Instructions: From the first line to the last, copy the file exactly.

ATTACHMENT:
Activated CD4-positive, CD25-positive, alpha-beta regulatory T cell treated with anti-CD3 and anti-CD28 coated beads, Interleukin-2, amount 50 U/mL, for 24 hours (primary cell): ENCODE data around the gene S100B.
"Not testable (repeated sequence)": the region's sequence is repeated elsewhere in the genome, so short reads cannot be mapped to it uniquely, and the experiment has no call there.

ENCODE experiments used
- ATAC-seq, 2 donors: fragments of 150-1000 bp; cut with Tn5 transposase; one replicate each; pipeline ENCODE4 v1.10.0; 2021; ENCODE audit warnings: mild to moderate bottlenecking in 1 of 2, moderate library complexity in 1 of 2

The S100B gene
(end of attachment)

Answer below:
Activated CD4-positive, CD25-positive, alpha-beta regulatory T cell treated with anti-CD3 and anti-CD28 coated beads, Interleukin-2, amount 50 U/mL, for 24 hours (primary cell): ENCODE data around the gene S100B.
"Not testable (repeated sequence)": the region's sequence is repeated elsewhere in the genome, so short reads cannot be mapped to it uniquely, and the experiment has no call there.

ENCODE experiments used
- ATAC-seq, 2 donors: fragments of 150-1000 bp; cut with Tn5 transposase; one replicate each; pipeline ENCODE4 v1.10.0; 2021; ENCODE audit warnings: mild to moderate bottlenecking in 1 of 2, moderate library complexity in 1 of 2

The S100B gene